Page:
Photo: Residents requested that we bring flowering cherry trees back to Cherry Hill!


Photo: We love our partners! Shout out to Malika (Left) who helped with resident engagement. Here she plants a new Hawthorn tree with Twanneshia Thomas (Right) from Black Yield Institute.

Cherry Hill is a vibrant community filled with a variety of organizations doing a lot of good work. Our projects are only possible due to collaborations with local partners including The Cherry Hill Tenant Council, The Cherry Hill Development Corporation (CHDC), and The Cherry Hill Community Coalition. This year, we worked with Malika Jones from the CHDC on door knocking and planting. She brought so much energy to the project!

“I thoroughly enjoyed Cherry Hill’s tree planting event! I truly loved engaging with community members. From canvassing to participating in the actual event, it brought the great work that Blue Water Baltimore has done into perspective. Conversing with community members allowed me to take sneak peek into the lives of Cherry Hill residents. Many residents loved the idea of bringing cherry trees back to Cherry Hill and the fact that they could pick out their tree! Choosing the tree versus having one put in place for you impacts a sense of ownership for the residents. Another unexpected impact was working with the youth and hearing their conversations about the event. They really took pride in the work they’ve done! Great partnership but even better results!!!”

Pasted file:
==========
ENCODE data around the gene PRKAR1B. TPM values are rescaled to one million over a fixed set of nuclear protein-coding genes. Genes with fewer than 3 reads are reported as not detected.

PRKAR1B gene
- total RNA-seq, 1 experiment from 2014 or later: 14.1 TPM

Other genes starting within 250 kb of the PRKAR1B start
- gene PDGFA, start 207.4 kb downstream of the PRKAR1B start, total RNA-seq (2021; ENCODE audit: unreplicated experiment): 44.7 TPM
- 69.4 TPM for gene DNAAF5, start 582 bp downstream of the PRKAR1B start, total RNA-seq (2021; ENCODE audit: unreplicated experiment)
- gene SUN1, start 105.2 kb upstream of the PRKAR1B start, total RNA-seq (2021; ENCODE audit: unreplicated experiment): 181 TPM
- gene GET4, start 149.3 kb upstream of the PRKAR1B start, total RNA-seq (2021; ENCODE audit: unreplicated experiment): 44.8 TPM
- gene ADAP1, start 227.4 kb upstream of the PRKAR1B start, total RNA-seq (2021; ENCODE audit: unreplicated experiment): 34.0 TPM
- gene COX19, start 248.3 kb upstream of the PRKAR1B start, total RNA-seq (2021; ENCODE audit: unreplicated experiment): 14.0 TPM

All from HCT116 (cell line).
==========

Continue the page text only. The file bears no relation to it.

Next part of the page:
If you have not heard of these Cherry Hill organizations, including the Black Yield Institute and the Youth Resiliency Institute, please look them up, volunteer and donate!

Funding for our planting project was provided by the Chesapeake Bay Trust, Baltimore City Department of Public Works and the TreeBaltimore initiative of Baltimore City Department of Recreation & Parks Forestry Division. 

Replacement Street Tree Plantings 

Our staff are dedicated to keeping our projects looking good. For the first two summers after planting, we return to each site weekly or bi-weekly to water our trees. We protect them from mowers and deer damage and return after 3-5 years for pruning to ensure they have good form when they reach maturity. 

Photo: Weekly watering 10-20 gallons in the summer months helps young trees survive and thrive!